Mountain and Valley

I am working on a story but it has a mind of it’s own and wants to wait.Β  Paschal mentioned Pando in a post (a clonal colony of a single male Quaking Aspen in Utah, connected by one massive underground root system). Next I read a quote on zen and reverence on SnackQuote.com about breathing in and out – greeting and acceptance and the prompt on Writers Island was Message. Connections, intentions, commonality, all on my mind so I hope this will count as an Event.

You would think
Just glancing at us of course
That we are nothing alike
My eyes are smaller than brown
Yours huge as the sky
My mouth, plain, unsmiling

I don’t live here, never did
But you and yours are all up and
Down this valley
I worship on the hilltop
You dance in your glen

I inhale the scent of honeysuckle
Fanned by the robin’s wings
He flew in this morning from
His rambles in the valley
Where you sighed at the sunrise beauty

Over the apple trees that rooted
In rain washed soil from the mountain
That once bore the footprint of my mother
Feet bared, wriggling in cool mud
Through branches where your children climb

Then and now and time to come
Witness borne by earth and sky
Tendrils of all life enfold the roots and
Seeds of lives entwined the message
Carried forth on foot, by sigh

23 thoughts on “Mountain and Valley

  1. old egg

    Worshiping on the hilltop and dancing in the valley both sound good to me. They may be nothing alike but they do co-exist.

    What a sad, thoughtful poem that has a lot of hope but sadly that sigh at the end is not necessarily a happy one.

    1. Dee Post author

      just doesn’t matter where we are or who – we all trod the same sod and breath the same air πŸ™‚

    1. Dee Post author

      Thank you Elizabeth and I can’t believe I am just now finding your website. It is awesome!

      1. Elizabeth Able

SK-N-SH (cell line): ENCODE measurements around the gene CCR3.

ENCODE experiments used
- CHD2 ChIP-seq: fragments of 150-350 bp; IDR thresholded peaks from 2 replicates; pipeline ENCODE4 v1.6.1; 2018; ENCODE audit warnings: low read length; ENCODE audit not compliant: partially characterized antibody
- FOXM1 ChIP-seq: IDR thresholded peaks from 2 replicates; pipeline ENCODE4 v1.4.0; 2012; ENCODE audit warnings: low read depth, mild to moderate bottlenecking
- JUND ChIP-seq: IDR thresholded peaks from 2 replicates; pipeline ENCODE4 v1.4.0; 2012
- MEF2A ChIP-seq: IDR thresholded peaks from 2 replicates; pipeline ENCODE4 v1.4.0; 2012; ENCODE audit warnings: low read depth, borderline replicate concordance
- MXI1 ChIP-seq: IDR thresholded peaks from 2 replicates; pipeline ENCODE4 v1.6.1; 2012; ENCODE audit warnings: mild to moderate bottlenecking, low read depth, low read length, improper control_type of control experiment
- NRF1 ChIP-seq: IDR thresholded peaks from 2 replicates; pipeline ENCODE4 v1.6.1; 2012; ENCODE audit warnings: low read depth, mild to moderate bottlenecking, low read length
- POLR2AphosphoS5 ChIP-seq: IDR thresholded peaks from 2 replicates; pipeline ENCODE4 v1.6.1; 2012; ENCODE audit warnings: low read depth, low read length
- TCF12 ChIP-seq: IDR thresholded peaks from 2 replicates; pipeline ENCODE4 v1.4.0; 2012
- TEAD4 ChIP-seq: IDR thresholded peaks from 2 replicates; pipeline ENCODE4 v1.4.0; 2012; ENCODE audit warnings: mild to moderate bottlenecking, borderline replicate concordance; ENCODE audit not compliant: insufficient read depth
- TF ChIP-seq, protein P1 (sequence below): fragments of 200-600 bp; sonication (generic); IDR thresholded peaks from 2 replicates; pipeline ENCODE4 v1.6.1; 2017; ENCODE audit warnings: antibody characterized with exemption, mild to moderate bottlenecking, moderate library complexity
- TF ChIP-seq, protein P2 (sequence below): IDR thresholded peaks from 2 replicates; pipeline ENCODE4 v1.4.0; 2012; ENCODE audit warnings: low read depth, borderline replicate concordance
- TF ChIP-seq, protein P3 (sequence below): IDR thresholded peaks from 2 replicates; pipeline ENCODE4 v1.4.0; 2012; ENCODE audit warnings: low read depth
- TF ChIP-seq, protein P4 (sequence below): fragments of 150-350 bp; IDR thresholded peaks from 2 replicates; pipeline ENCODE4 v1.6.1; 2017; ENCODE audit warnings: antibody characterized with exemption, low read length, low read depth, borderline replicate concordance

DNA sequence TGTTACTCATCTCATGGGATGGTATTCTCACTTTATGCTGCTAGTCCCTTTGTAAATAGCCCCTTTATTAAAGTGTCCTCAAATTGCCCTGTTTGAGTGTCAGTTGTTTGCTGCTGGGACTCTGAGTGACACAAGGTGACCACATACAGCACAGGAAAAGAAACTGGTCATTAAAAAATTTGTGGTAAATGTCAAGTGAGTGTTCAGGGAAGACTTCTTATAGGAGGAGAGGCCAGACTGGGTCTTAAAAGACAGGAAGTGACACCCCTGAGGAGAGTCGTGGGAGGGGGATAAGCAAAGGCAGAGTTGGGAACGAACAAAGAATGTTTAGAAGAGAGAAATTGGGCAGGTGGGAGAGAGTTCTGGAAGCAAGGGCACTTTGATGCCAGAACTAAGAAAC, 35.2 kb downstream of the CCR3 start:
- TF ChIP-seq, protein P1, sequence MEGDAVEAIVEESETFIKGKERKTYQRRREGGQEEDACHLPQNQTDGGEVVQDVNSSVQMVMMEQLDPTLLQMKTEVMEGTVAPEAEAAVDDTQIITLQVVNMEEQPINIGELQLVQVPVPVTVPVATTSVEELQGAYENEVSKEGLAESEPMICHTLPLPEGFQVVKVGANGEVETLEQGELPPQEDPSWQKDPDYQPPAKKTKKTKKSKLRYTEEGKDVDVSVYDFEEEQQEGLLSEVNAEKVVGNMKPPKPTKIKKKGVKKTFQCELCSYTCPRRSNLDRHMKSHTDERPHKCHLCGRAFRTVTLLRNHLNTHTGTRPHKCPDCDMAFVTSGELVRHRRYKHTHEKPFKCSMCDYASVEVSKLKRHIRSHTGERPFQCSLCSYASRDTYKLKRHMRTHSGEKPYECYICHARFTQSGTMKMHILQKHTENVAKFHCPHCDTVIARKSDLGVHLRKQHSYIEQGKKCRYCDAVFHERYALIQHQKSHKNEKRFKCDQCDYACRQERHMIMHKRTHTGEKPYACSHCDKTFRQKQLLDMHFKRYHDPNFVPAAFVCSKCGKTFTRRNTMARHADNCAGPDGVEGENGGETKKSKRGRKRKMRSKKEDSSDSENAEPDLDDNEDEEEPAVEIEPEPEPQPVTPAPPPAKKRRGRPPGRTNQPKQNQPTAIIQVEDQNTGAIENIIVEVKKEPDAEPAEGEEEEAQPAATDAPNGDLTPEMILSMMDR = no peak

Thank you!

        Right now I have your site as one of the tabs that load as my “home page,” because your sidebar has a nice list of sites under “The Prompts.” Some I know, some are new to me. Every time your site loads it will remind me of my commitment to make a big, annotated list of sites with writing exercises. There is always so much to do!

  2. annie

    This line, more than any other, touched me in a deeply personal way. My thoughts centered on siblings, the common roots of parents, and how different a sibling could be from the other anyway.

    1. Dee Post author

      I’m blessed that you were touched by it and thank you for visiting. You’ve made me read my own words from a different perspective. How wonderful is that?

  3. Jae Rose

    There is so much lovely imagery in here that I am going to have to come back for a re-visit..you really turned the footprints of time,family and place into something physical..very touching and ‘weighty’ like heavy footprints..Jae

  4. paschal

    Dee: This poem is lovely, such delicacy in its rhythms and heart. Though he could be a cantankerous (and yes, treasonous) old coot, Ezra Pound’s Chinese translations have some of the same tender beauty you’ve brought through here. I love the surprises of these lines: My eyes are smaller than brown, That once bore the footprint of my mother, and Carried forth on foot, by sigh. This poem is a blessing.

    1. Dee Post author

      thank you Paschal – hope you are having a good week. Are the urchins still poeming? Ezra will be added to the list though I am hooked on Mary Oliver at the moment..

  5. Elisha

    I like the imagery here, excellent craftsmanship on this one. I have to confess I don’t know what a quaking aspen is. Could you enlighten me?

    1. Dee Post author

      they are beautiful trees with white patches of bark and smallish leaves that seem to be trembling in the wind and in fall they turn a gorgeous shade of bright gold. They are especially striking in the mountains amid forests of evergreens.

      1. Elisha

        Ah I see, I never knew they had this eponymous adjective “Quaking”. I used to live in Gunnison, Colorado and I will have to agree they are a beautiful tree. I was young, but I remember being impressed by them…I actually liked the smell quite a lot too. I remember leaves in various stages of red orange and yellow filling an entire valley somewhere on the road from Gunnison to Denver.

Comments are closed.